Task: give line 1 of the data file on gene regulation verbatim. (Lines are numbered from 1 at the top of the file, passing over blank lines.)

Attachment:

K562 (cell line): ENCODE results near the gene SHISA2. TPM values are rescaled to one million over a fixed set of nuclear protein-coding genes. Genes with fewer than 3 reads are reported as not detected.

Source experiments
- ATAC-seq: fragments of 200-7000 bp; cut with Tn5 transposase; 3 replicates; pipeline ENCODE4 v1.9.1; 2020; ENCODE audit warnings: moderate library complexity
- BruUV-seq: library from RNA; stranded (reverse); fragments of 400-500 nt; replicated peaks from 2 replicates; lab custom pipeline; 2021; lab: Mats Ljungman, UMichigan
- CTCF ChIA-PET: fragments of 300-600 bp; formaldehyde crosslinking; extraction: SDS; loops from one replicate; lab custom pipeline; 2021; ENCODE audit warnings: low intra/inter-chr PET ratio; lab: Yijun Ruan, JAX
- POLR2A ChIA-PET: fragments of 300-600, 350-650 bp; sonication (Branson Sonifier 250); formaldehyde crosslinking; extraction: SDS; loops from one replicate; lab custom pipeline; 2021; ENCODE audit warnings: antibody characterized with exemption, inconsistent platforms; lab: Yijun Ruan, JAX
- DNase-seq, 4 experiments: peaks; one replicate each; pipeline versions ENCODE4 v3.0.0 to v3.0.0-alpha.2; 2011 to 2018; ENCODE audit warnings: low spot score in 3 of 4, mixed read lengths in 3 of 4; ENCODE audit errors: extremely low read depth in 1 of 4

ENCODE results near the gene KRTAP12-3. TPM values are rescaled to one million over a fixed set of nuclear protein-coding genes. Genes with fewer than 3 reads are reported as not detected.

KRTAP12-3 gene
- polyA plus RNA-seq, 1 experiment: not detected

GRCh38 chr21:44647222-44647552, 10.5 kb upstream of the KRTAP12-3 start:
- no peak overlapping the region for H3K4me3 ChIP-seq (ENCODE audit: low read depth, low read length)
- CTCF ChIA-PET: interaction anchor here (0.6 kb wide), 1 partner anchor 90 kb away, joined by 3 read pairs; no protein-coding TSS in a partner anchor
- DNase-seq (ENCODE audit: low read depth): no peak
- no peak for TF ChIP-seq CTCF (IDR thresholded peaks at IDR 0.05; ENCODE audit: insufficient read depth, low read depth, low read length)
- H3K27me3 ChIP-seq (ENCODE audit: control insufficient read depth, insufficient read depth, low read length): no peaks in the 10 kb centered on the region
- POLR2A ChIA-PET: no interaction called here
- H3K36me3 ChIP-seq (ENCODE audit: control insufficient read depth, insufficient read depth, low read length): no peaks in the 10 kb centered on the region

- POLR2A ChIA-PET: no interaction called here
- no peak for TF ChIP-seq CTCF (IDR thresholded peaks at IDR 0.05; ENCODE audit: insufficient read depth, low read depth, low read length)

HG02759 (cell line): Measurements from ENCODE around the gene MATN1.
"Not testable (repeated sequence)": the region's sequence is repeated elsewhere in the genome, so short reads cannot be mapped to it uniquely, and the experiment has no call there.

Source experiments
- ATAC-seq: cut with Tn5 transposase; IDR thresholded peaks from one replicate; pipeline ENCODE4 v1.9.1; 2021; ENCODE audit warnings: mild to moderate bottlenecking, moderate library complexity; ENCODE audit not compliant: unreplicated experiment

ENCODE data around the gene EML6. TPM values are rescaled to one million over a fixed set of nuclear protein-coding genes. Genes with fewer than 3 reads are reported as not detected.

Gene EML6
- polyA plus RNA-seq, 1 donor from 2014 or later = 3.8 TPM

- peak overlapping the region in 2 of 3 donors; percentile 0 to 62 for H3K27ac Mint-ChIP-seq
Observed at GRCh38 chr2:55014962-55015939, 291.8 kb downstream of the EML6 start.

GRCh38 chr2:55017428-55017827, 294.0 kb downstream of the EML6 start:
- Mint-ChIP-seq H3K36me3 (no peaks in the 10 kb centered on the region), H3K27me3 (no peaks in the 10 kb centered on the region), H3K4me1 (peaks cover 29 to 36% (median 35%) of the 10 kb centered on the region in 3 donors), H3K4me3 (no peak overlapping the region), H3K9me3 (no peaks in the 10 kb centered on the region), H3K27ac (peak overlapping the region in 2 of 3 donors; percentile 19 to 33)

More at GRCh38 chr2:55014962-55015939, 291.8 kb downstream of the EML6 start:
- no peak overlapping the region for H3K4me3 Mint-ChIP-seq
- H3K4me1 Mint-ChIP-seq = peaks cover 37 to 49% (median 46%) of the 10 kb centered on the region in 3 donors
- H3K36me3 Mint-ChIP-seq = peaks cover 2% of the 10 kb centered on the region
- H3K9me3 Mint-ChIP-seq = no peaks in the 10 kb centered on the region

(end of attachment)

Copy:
K562 (cell line): ENCODE results near the gene SHISA2. TPM values are rescaled to one million over a fixed set of nuclear protein-coding genes. Genes with fewer than 3 reads are reported as not detected.